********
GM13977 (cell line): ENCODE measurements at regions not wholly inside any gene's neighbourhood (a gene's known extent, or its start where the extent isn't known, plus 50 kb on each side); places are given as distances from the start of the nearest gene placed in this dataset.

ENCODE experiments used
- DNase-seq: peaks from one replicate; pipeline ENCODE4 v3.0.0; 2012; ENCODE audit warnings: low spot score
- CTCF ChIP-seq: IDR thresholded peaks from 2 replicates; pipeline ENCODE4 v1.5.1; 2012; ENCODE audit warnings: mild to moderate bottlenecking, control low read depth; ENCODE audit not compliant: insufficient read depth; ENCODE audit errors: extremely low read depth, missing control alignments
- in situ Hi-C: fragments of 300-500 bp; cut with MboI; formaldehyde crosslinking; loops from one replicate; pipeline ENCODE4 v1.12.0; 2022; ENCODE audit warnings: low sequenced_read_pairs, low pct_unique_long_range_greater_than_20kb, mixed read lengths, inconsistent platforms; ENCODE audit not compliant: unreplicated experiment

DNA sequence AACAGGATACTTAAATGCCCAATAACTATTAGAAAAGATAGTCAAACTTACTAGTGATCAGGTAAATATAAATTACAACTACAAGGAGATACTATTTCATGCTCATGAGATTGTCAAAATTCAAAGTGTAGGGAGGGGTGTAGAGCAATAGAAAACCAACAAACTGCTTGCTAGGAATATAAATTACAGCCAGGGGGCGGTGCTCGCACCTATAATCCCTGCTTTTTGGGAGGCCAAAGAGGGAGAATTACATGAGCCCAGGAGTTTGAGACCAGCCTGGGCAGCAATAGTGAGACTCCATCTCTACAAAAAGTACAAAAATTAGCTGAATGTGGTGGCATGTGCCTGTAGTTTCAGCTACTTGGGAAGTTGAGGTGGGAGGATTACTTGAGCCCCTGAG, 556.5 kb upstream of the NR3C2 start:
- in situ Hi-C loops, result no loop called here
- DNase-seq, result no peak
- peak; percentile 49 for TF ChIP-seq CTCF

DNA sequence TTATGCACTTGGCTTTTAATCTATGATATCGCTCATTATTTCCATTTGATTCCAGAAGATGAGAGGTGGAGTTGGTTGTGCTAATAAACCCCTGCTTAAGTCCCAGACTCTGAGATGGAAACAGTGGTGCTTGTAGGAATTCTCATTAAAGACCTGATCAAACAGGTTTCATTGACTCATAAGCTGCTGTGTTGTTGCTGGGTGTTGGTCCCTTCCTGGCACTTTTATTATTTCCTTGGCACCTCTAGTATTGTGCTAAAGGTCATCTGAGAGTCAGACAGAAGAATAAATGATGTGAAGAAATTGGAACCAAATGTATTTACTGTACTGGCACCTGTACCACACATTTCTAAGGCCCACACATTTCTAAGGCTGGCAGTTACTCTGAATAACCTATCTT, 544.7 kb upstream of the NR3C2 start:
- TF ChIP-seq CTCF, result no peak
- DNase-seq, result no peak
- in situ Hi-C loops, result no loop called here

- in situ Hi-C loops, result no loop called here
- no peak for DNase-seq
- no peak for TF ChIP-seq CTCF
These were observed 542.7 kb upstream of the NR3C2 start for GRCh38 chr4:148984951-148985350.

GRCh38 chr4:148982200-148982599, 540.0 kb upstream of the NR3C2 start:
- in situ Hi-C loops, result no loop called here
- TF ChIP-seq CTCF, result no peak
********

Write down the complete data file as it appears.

GM13977 (cell line): ENCODE measurements at regions not wholly inside any gene's neighbourhood (a gene's known extent, or its start where the extent isn't known, plus 50 kb on each side); places are given as distances from the start of the nearest gene placed in this dataset.

ENCODE experiments used
- DNase-seq: peaks from one replicate; pipeline ENCODE4 v3.0.0; 2012; ENCODE audit warnings: low spot score
- CTCF ChIP-seq: IDR thresholded peaks from 2 replicates; pipeline ENCODE4 v1.5.1; 2012; ENCODE audit warnings: mild to moderate bottlenecking, control low read depth; ENCODE audit not compliant: insufficient read depth; ENCODE audit errors: extremely low read depth, missing control alignments
- in situ Hi-C: fragments of 300-500 bp; cut with MboI; formaldehyde crosslinking; loops from one replicate; pipeline ENCODE4 v1.12.0; 2022; ENCODE audit warnings: low sequenced_read_pairs, low pct_unique_long_range_greater_than_20kb, mixed read lengths, inconsistent platforms; ENCODE audit not compliant: unreplicated experiment

DNA sequence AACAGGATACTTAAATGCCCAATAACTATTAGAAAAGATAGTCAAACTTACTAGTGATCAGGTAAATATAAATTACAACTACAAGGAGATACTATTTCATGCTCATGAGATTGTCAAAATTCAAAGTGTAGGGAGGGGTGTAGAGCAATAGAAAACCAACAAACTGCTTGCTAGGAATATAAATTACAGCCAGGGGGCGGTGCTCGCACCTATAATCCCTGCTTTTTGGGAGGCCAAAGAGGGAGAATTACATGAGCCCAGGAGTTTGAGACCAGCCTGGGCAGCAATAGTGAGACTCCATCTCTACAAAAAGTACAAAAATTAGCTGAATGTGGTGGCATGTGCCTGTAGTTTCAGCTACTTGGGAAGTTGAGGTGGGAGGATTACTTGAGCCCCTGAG, 556.5 kb upstream of the NR3C2 start:
- in situ Hi-C loops, result no loop called here
- DNase-seq, result no peak
- peak; percentile 49 for TF ChIP-seq CTCF

DNA sequence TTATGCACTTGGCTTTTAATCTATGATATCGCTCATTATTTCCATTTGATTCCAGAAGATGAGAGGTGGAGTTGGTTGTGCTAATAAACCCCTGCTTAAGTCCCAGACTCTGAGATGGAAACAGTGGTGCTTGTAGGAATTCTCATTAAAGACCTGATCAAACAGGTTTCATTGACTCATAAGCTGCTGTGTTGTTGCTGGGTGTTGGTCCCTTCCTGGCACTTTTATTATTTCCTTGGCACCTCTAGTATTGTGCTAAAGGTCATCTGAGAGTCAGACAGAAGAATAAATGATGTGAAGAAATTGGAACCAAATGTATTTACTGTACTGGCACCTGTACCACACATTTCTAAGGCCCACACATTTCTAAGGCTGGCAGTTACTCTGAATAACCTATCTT, 544.7 kb upstream of the NR3C2 start:
- TF ChIP-seq CTCF, result no peak
- DNase-seq, result no peak
- in situ Hi-C loops, result no loop called here

- in situ Hi-C loops, result no loop called here
- no peak for DNase-seq
- no peak for TF ChIP-seq CTCF
These were observed 542.7 kb upstream of the NR3C2 start for GRCh38 chr4:148984951-148985350.

GRCh38 chr4:148982200-148982599, 540.0 kb upstream of the NR3C2 start:
- in situ Hi-C loops, result no loop called here
- TF ChIP-seq CTCF, result no peak